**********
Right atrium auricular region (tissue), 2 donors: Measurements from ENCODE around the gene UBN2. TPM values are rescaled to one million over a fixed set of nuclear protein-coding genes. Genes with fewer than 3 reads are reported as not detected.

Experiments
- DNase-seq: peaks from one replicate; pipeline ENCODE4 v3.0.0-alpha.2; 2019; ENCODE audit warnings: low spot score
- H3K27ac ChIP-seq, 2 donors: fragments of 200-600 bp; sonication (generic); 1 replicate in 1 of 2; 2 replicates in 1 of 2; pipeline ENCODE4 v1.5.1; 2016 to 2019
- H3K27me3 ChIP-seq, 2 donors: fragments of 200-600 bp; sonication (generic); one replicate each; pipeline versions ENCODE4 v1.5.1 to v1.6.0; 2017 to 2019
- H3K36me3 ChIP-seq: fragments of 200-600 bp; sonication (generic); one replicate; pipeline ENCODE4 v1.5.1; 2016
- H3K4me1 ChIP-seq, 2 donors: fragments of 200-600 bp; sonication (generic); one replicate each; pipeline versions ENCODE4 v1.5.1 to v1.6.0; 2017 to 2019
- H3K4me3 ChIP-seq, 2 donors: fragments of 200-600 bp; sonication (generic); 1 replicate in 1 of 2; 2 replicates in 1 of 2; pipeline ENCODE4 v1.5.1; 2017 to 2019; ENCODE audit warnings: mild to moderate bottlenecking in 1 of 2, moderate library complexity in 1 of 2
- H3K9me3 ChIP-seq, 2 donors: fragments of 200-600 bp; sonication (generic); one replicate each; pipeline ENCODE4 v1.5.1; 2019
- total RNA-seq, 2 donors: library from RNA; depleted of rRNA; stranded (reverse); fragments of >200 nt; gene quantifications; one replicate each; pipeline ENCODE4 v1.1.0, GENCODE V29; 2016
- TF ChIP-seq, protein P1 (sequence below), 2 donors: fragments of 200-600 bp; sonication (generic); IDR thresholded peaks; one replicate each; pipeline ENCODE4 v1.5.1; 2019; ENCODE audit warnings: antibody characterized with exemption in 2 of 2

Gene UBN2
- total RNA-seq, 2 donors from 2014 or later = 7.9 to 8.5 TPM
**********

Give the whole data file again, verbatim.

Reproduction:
Right atrium auricular region (tissue), 2 donors: Measurements from ENCODE around the gene UBN2. TPM values are rescaled to one million over a fixed set of nuclear protein-coding genes. Genes with fewer than 3 reads are reported as not detected.

Experiments
- DNase-seq: peaks from one replicate; pipeline ENCODE4 v3.0.0-alpha.2; 2019; ENCODE audit warnings: low spot score
- H3K27ac ChIP-seq, 2 donors: fragments of 200-600 bp; sonication (generic); 1 replicate in 1 of 2; 2 replicates in 1 of 2; pipeline ENCODE4 v1.5.1; 2016 to 2019
- H3K27me3 ChIP-seq, 2 donors: fragments of 200-600 bp; sonication (generic); one replicate each; pipeline versions ENCODE4 v1.5.1 to v1.6.0; 2017 to 2019
- H3K36me3 ChIP-seq: fragments of 200-600 bp; sonication (generic); one replicate; pipeline ENCODE4 v1.5.1; 2016
- H3K4me1 ChIP-seq, 2 donors: fragments of 200-600 bp; sonication (generic); one replicate each; pipeline versions ENCODE4 v1.5.1 to v1.6.0; 2017 to 2019
- H3K4me3 ChIP-seq, 2 donors: fragments of 200-600 bp; sonication (generic); 1 replicate in 1 of 2; 2 replicates in 1 of 2; pipeline ENCODE4 v1.5.1; 2017 to 2019; ENCODE audit warnings: mild to moderate bottlenecking in 1 of 2, moderate library complexity in 1 of 2
- H3K9me3 ChIP-seq, 2 donors: fragments of 200-600 bp; sonication (generic); one replicate each; pipeline ENCODE4 v1.5.1; 2019
- total RNA-seq, 2 donors: library from RNA; depleted of rRNA; stranded (reverse); fragments of >200 nt; gene quantifications; one replicate each; pipeline ENCODE4 v1.1.0, GENCODE V29; 2016
- TF ChIP-seq, protein P1 (sequence below), 2 donors: fragments of 200-600 bp; sonication (generic); IDR thresholded peaks; one replicate each; pipeline ENCODE4 v1.5.1; 2019; ENCODE audit warnings: antibody characterized with exemption in 2 of 2

Gene UBN2
- total RNA-seq, 2 donors from 2014 or later = 7.9 to 8.5 TPM